Chris Moller cuts a less imposing figure than Kevin McCloud but Grand Designs New Zealand still gets the job done - and uncovers some interesting characters along the way.

Chris Moller is a maniac. You'd have to be, to agree to host Grand Designs New Zealand and subject yourself to the inevitable comparisons to Kevin McCloud, the peerless and near-universally beloved host of the original British version.

But, if there's one thing we've learned from the last decade and a half of McCloud's show, it's that seemingly maniacal ideas can often produce spectacular results.

So, while some Grand Designs fans may have approached last night's long-awaited premiere of our local version with the scepticism of McCloud pulling up to an unconventional build, they needn't have worried.

Moller is, to say the least, up to the job. The Wellington-based architect may not quite match McCloud's easy charm and assured confidence, but he came as close as any mortal could ever hope to in his first crack at it.


And in other ways, he might even come to offer some improvements on his British counterpart.

The star of last night's episode wasn't Moller, though, not by a long stretch. Last night was all about Catlins deer farmer Lachlan McDonald, building an ambitious concrete farmhouse on his ruggedly handsome 50 acres.

The "modernist masterpiece" was designed by Auckland architect Rich Naish (of Ironbank fame), and was to be built by Lachlan's mate Kevin De Groot, who has built more than 100 cow sheds. "I chose Kevin because he is a man of concrete," he explained.

It didn't take long to figure out we were in the company of a supremely good bastard, and quite possibly a genius. Moller wanted to know: why concrete? "I just have a dislike of wood - I don't know why."

Later, surveying the foundations of his new home, he predicted "this house will be here for bloody hundreds of years, not like some poxy old wood house." No arguments were entered into.

The majestic theme song and soothing pastoral folk guitar soundtrack may have been the same, but this was a uniquely New Zealand Grand Designs. Like most local adaptations of overseas TV formats, it was slightly gentler, less confrontational. There was none of McCloud's occasionally biting commentary, and it wasn't particularly missed. If anything, Moller's less imposing style allowed for a greater focus on the remarkable character that was Lachlan.

The man was a marvellous enigma. He gazed out of his soon-to-be bedroom window at the moody Southland vista and quoted Coco Chanel: "A poorly-dressed woman you notice the dress; a well-dressed woman you notice the woman." He poured city boy Moller a mug of plunger coffee and told him "here's your latte." He revealed his collection of contemporary art, and we went to see how the sculpture he had commissioned for the property was coming along. "It's come along bloody beauty! Shit yeah nah that's bloody good."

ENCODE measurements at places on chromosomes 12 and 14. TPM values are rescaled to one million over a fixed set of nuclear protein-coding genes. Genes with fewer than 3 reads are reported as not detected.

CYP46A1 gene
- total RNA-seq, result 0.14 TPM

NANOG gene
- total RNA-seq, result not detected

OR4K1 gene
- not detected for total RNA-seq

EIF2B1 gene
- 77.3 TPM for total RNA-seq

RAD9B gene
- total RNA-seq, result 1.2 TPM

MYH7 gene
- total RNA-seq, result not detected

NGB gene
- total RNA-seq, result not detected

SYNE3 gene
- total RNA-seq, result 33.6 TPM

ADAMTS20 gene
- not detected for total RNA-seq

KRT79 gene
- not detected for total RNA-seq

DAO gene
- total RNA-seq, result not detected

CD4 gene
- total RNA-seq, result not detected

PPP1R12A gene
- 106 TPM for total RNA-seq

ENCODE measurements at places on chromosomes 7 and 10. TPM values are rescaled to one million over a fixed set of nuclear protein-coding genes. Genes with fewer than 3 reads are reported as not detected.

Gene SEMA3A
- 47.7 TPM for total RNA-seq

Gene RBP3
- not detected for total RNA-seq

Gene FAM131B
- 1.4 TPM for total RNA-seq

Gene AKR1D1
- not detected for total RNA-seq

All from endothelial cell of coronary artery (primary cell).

As is customary in Grand Designs, the build - which was meant to be completed in four months of downtime between dairy seasons - fell behind schedule. The challenging Catlins weather failed to come to the party.


"If it's not blowing it's pissing down; if it's not pissing down it's blowing AND pissing down," one of the roofers explained. Cracks appeared in the pre-cast concrete, but never in Lachlan's sanity. Moller's concerns about some late changes to the design specs were met with a shrug and told "I think you're getting a wee bit dramatic about it all."

The show's other constant is, of course, budget blowouts. What was Lachlan's budget? He wouldn't tell. "I might tell you at the end of it all. It's just the way I roll. I'll give you little clues," he promised. He's a private bloke. "In general people here in Owaka District would have no knowledge of what's happening in my house," he told Moller later on. "That's bloody good. They need not." He never did reveal his budget, even when asked again at the end. He just described it, cryptically, as "an anaconda eating an elephant."

Seven years after the first drafts were drawn, the project finally reached completion, or close enough. There was still another wing to come, but as it stood the house was a sight to behold. Huge windows, booming views, immaculate design. Everything we have come to expect from a good Grand Designs. Moller asked Lachlan if it lived up to his expectations. "I always knew it was going to be smokin'," he said.

One narrative which Moller persisted with throughout the episode was Lachlan's marital status. He's single, he's looking for love, he wants to start a family. "Have you...?" Moller would probe every time he went to visit, and every time the answer was a sheepish shrug and a slightly evasive "no". Possibly, he had been too busy building a house.

Last night's Grand Designs was a hell of a lonely hearts video, though. Beautifully shot, faithful to the original format in all the right places, but with a strong and unmistakably New Zealand heart, it was better than anyone had any reasonable right to expect.

Lachlan McDonald, with his extraordinary concrete home on a deer farm at the bottom of the world, must surely now be one of the country's most eligible bachelors.

* What did you think of Grand Designs New Zealand? Post your comments below.